The Coverage of Communalism, Race, and Religion

The following transcript is from a panel discussion at the News World Asia conference, held May 9 to 11 in Singapore. Many thanks to Sue Phillips, managing director of News World, for granting TBS permission to print these proceedings.The transcript has been edited for clarity.

Moderator: Mike Wooldridge, BBC South Asia correspondent

Zaafar Abbas, BBC correspondent, Pakistan
Riza Primadi, director of news and current affairs, Trans-TV, Indonesia
Arnold Zeitlin, director of the Asian Center of the Freedom Forum
Prem Prakash, director of Asia News International, India
Mano Wikramanayake, Maharaja TV (MTV), Sri Lanka
Stephen Claypole, Chairman of DMA Media; former managing director of APTN, chief editor of Reuters TV, and senior BBC editorial executive

Mike Wooldridge:
Welcome to what I believe is a conference session that deals with the single most important issue that we deal with as correspondents, editors, news managers and consumers of news as well. Is the world heading towards real pluralism, societies where people really embrace the idea of respecting difference, different racial or ethnic backgrounds and different religions, or where we see more rather than less conflict over ethnicity and religion?

When I left southern Africa at the end of 1990 as one of the BBC's correspondents there and became a religious affairs correspondent, someone I was talking with in the corridor of the television center in London said, aren't you going to miss hard news? It seemed a strange question at the time, not least because so many of the conflicts around the world then appeared at least to have religion as an element in them. It seemed an even stranger question when four years later I went to Rwanda to a church where several thousand people had been massacred in the genocide that had just taken place there—genocide that you may remember was initially regarded by many in the international community and portrayed initially by many in the media too, with some very honorable exceptions, as tribal or ethnic conflict when there was increasingly compelling evidence of its true nature. They left the skeletons, the remains of many of the dead in that church as a way of saying never again. But there has been a great deal more violence since then, violence that touches on the issue of identity, first defined by ethnic group or religion or political allegiance.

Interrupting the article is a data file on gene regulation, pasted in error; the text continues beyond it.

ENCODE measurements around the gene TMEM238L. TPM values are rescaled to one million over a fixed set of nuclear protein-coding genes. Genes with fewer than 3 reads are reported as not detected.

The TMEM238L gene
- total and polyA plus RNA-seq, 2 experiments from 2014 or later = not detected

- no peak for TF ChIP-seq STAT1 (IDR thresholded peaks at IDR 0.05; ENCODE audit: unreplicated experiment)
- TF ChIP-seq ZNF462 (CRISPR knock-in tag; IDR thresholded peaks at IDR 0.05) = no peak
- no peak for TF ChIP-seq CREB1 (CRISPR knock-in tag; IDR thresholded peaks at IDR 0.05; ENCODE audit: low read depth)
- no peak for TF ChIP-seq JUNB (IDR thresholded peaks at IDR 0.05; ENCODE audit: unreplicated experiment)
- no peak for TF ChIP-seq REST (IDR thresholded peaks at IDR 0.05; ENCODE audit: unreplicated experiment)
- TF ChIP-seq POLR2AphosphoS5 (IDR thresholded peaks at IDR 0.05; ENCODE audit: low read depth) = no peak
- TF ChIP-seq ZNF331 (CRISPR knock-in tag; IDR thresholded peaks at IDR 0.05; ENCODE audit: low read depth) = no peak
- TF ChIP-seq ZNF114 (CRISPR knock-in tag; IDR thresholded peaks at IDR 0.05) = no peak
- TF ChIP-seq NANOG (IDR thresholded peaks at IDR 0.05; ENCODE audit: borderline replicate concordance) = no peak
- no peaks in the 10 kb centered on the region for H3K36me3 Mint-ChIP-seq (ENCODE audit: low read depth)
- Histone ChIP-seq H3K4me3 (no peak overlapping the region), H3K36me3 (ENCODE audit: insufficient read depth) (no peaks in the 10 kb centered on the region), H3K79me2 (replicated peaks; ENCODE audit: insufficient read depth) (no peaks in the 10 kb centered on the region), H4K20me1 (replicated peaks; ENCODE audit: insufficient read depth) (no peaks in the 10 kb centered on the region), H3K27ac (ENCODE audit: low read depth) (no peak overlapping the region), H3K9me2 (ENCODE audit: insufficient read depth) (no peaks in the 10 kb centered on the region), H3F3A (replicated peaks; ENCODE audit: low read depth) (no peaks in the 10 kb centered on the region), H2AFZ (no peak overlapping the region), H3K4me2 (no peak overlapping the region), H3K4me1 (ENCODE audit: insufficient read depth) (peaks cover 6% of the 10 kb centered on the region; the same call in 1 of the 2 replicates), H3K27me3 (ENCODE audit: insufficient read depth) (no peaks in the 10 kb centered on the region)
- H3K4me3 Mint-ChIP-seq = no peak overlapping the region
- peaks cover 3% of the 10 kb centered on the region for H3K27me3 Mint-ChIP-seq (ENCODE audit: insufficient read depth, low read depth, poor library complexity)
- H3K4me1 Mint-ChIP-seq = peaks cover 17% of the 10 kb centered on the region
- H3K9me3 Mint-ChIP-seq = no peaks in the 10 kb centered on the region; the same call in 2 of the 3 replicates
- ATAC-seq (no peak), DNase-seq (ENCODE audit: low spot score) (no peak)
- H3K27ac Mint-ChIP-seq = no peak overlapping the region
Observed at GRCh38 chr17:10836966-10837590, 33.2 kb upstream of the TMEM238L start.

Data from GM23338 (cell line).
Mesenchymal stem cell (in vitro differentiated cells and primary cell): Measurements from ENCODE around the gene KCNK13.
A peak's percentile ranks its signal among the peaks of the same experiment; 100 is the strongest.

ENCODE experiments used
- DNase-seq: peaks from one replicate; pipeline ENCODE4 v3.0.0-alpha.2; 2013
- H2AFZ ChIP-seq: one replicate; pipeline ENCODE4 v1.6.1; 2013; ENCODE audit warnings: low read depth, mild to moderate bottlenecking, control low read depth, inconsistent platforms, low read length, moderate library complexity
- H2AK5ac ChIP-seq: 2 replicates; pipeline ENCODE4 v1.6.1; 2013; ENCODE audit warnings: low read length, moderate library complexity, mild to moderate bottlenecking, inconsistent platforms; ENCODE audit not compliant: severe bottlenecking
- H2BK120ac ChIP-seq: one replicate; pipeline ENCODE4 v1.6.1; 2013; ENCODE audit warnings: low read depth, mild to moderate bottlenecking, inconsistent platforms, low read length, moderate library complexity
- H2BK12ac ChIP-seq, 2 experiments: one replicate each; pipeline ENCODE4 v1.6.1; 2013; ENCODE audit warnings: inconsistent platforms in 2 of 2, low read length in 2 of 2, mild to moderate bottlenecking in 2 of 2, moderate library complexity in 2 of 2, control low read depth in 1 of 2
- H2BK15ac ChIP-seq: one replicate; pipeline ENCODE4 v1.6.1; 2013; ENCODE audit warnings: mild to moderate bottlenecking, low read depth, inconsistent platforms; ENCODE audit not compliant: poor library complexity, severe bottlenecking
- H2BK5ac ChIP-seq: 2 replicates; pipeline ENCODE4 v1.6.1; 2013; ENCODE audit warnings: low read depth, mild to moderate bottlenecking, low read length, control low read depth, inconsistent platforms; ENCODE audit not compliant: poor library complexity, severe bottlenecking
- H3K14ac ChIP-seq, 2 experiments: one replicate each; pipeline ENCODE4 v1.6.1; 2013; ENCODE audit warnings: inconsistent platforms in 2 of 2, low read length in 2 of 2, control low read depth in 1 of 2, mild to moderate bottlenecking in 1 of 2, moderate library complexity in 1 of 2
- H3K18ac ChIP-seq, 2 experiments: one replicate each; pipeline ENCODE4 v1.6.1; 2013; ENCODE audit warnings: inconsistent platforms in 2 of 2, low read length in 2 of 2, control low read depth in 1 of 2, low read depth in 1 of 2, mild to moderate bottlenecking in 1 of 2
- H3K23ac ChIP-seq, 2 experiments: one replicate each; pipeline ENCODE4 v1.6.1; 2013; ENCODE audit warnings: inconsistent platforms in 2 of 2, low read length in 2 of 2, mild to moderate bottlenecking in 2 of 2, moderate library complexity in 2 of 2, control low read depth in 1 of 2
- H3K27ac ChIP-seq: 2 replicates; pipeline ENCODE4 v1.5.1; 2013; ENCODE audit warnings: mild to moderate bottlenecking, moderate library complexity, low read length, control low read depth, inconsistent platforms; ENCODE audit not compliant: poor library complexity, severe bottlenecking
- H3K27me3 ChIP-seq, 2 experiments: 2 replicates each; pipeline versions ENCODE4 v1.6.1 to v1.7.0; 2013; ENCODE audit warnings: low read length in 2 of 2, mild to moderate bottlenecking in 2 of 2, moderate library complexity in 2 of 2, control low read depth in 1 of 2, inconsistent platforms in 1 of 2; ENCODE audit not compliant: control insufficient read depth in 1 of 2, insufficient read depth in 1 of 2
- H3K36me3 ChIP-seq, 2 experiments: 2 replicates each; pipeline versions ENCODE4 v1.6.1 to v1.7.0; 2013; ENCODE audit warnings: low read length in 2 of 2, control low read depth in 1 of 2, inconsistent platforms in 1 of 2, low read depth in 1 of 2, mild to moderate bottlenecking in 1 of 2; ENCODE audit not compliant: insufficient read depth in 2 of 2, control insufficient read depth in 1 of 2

There are of course other faces of religion, where conflict arouses controversy of a different kind. In the first sessions here this morning on Asian news perspectives we heard about the Maha Kumbha Mela, the world biggest religious gathering at Allahabad, northern India early this year and about the controversy that errupted over the images of naked sadhus processing to the river and bathing. I did an interview on the very last day of the Kumbha with one swami who said his problem with the coverage had much less to do with the filming of naked sadhus than with the media romanticizing the religiosity of the events, and his view was that if only all the fervor of the Kumbha could be translated into social action, then Indian's poor would be a lot better off. It's hard to win with the depiction of religion.

So to our panel, and first to Zaffar Abbas, who has twenty years in journalism, eleven of them with the BBC, highly respected if I may say so for his reporting from Pakistan. He has paid a price for his reporting, he was beaten up in Karachi in 1991 and he was with the BBC's Islamabad's bureau when it was attacked and set ablaze in 1995.